School time at the state Capitol


School leaders and administrators are focused on preparing for the next school year. Spring means budget planning: calculating projected revenues, expenses and enrollment; working to create a preliminary balanced budget draft; following legislative bills through the session and travelling to the state Capitol to share the importance of education funding.

Minnesota statute requires school district budgets to be approved by the end of June. From now until then, many variables could significantly impact next year’s budget. One of the biggest is the outcome of the current legislative session.

Millions in educational dollars are at stake between the Governor’s proposed budget for education and what’s included in omnibus bills in the House and Senate. Among those are funding for early childhood programs like Voluntary Pre-K and School Readiness. These programs help decrease the achievement gap and prepare students for life-long success by ensuring more children are kindergarten-ready. Hundreds of families in Duluth are closely watching the outcomes of this legislative session because early childhood funding is on the chopping block. Educators across the state are hopeful that the governor will continue to passionately advocate for this funding not only to maintain it, but to increase it to include more children.

In addition to early childhood, local legislative priorities include increased support for the full-service community school model being implemented at Denfeld, Lincoln Park and Myers-Wilkins; increased state grants for mental health professionals; fully funding special education mandates and removing the obligation of local districts to cover special education funding gaps for charter schools.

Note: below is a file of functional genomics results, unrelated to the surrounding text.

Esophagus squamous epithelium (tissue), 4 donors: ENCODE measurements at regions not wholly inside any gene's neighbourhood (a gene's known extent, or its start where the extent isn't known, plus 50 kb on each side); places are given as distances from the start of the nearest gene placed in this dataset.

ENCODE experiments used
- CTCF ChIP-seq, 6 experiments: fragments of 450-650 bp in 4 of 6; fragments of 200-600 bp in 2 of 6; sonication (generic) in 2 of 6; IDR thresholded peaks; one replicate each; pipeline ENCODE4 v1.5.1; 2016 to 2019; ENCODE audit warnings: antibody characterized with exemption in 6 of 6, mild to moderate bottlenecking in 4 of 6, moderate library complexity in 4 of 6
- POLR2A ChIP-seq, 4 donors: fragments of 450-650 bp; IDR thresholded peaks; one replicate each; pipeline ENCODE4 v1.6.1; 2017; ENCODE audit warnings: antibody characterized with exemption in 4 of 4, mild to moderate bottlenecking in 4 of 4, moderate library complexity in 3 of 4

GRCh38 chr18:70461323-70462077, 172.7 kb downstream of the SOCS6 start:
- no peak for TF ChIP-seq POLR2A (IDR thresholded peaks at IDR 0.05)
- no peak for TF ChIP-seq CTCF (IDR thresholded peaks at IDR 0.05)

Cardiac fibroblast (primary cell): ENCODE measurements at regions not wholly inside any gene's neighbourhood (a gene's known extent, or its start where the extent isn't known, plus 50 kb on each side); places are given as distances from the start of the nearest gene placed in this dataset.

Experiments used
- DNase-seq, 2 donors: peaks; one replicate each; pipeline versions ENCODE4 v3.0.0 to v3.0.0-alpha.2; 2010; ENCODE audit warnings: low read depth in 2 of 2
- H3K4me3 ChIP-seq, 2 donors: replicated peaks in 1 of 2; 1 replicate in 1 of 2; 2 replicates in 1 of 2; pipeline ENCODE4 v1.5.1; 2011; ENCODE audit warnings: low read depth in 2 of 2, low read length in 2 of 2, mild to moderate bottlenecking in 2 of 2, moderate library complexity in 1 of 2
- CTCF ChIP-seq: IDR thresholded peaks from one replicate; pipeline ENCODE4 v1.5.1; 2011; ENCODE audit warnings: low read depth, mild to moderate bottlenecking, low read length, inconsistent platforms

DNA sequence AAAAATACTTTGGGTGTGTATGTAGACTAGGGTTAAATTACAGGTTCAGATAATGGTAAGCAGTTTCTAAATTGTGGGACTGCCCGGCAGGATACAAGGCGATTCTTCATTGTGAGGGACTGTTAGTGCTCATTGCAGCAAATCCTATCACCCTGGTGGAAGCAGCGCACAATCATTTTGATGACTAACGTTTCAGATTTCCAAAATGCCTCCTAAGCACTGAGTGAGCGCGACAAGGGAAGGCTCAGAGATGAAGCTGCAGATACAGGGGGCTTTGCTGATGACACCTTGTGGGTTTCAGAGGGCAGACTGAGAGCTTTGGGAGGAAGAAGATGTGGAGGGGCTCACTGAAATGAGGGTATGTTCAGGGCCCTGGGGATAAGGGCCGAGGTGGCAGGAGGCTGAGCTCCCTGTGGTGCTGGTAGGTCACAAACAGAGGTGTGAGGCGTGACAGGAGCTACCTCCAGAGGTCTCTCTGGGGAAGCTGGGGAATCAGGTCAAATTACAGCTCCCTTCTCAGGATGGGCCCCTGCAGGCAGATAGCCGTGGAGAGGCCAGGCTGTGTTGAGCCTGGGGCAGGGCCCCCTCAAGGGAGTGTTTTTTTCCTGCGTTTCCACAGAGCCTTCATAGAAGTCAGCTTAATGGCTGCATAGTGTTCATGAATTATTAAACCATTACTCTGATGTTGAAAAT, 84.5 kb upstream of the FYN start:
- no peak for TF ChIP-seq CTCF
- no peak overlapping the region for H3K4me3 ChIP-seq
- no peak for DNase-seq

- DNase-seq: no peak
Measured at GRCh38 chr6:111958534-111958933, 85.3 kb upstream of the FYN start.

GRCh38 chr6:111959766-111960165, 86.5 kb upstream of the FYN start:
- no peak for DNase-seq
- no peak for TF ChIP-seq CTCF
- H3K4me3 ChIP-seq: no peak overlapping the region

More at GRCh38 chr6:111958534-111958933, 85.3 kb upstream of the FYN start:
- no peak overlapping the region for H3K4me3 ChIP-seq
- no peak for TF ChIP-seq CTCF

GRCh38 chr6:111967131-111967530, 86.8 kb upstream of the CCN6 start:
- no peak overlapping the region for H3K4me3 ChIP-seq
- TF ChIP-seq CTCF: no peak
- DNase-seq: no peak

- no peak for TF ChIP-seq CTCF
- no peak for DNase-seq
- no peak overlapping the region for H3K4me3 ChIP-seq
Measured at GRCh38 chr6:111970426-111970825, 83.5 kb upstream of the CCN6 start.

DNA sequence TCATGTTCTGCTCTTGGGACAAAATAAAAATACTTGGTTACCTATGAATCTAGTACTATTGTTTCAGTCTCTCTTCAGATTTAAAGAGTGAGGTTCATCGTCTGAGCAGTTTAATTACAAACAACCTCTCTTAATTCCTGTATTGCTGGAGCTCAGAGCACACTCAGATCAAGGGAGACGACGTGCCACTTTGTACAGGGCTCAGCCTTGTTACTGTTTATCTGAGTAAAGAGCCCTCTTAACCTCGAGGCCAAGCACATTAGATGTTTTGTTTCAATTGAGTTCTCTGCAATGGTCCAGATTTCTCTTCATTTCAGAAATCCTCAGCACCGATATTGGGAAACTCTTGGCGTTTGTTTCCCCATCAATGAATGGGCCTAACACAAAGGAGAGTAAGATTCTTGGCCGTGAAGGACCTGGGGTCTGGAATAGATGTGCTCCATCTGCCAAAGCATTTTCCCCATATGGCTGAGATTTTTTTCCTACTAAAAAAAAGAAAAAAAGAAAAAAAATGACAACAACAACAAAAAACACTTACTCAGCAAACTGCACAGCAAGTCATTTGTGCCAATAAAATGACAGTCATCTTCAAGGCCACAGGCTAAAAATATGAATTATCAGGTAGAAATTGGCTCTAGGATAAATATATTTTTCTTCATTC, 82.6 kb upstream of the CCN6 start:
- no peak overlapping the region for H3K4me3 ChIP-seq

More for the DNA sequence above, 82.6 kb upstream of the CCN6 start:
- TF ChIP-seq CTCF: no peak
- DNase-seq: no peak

Basic student aid from the state is based on the number of students served and the amount of time they are in school. When it comes to special education services, the legislature does not fully meet funding commitments made in state statutes. Local districts cover this gap in special education funding through a cross subsidy of general fund dollars which could otherwise be used to lower class sizes and provide professional development. Public school districts are also required to fund certain things for private, parochial and charter schools with general fund dollars. Depending on the type of school, this may include special education services, counseling services, books and materials, transportation services, etc.

A quality education is the foundation for a strong future in our community. It’s now up to conference committees to find the middle ground between the House and Senate omnibus bills. The governor will advocate for public education and I hope you’ll join us in sending the message that Duluth's children deserve strong early education programs to close the achievement gap, per-pupil funding that keeps up with rising costs and full funding for special education services.